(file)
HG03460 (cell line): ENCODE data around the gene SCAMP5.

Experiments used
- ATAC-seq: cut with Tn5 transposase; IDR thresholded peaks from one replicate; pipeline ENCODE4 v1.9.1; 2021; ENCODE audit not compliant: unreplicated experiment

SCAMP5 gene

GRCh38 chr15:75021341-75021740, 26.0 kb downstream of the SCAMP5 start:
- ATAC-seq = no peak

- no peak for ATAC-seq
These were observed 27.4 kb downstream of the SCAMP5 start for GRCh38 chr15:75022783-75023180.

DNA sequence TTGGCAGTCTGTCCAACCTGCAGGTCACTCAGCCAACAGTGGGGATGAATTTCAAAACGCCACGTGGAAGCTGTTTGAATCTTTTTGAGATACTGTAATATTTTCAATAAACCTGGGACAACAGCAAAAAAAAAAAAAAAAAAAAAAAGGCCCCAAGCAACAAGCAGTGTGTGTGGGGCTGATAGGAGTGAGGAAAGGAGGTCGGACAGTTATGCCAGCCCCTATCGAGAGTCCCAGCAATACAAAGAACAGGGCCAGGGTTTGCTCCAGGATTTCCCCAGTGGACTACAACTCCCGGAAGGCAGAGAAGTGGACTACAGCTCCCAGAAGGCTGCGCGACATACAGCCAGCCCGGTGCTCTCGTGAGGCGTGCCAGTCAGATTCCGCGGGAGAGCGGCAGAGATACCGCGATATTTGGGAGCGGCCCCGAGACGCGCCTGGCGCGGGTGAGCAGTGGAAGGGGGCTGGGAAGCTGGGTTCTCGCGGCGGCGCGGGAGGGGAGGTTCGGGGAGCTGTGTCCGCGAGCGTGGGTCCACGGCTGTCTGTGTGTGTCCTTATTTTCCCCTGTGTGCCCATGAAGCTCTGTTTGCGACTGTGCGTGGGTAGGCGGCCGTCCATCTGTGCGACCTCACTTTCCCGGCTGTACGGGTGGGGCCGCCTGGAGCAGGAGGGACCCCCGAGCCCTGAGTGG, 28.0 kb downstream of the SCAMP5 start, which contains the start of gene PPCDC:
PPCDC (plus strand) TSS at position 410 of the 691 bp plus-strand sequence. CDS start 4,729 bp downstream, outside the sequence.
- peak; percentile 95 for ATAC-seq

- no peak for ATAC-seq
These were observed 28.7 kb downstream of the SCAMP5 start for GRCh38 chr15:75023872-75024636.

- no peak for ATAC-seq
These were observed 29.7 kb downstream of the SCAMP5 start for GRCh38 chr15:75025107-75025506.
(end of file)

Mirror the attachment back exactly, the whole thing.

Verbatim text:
HG03460 (cell line): ENCODE data around the gene SCAMP5.

Experiments used
- ATAC-seq: cut with Tn5 transposase; IDR thresholded peaks from one replicate; pipeline ENCODE4 v1.9.1; 2021; ENCODE audit not compliant: unreplicated experiment

SCAMP5 gene

GRCh38 chr15:75021341-75021740, 26.0 kb downstream of the SCAMP5 start:
- ATAC-seq = no peak

- no peak for ATAC-seq
These were observed 27.4 kb downstream of the SCAMP5 start for GRCh38 chr15:75022783-75023180.

DNA sequence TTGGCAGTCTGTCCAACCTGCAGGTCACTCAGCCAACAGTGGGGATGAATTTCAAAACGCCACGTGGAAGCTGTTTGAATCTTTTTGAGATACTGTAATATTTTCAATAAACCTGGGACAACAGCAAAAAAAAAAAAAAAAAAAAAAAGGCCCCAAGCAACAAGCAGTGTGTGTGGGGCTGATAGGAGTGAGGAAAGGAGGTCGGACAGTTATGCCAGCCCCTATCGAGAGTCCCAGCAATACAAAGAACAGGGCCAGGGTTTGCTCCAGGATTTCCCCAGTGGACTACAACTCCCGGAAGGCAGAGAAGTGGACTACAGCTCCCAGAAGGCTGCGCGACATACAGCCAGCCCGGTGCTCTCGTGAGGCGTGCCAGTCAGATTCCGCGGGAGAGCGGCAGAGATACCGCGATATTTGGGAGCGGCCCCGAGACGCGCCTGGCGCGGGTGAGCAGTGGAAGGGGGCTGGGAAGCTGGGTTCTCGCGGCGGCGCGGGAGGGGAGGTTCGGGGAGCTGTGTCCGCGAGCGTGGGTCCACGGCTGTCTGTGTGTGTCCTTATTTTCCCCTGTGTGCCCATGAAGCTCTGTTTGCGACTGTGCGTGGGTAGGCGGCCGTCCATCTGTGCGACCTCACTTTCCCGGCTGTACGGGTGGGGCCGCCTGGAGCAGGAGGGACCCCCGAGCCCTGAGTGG, 28.0 kb downstream of the SCAMP5 start, which contains the start of gene PPCDC:
PPCDC (plus strand) TSS at position 410 of the 691 bp plus-strand sequence. CDS start 4,729 bp downstream, outside the sequence.
- peak; percentile 95 for ATAC-seq

- no peak for ATAC-seq
These were observed 28.7 kb downstream of the SCAMP5 start for GRCh38 chr15:75023872-75024636.

- no peak for ATAC-seq
These were observed 29.7 kb downstream of the SCAMP5 start for GRCh38 chr15:75025107-75025506.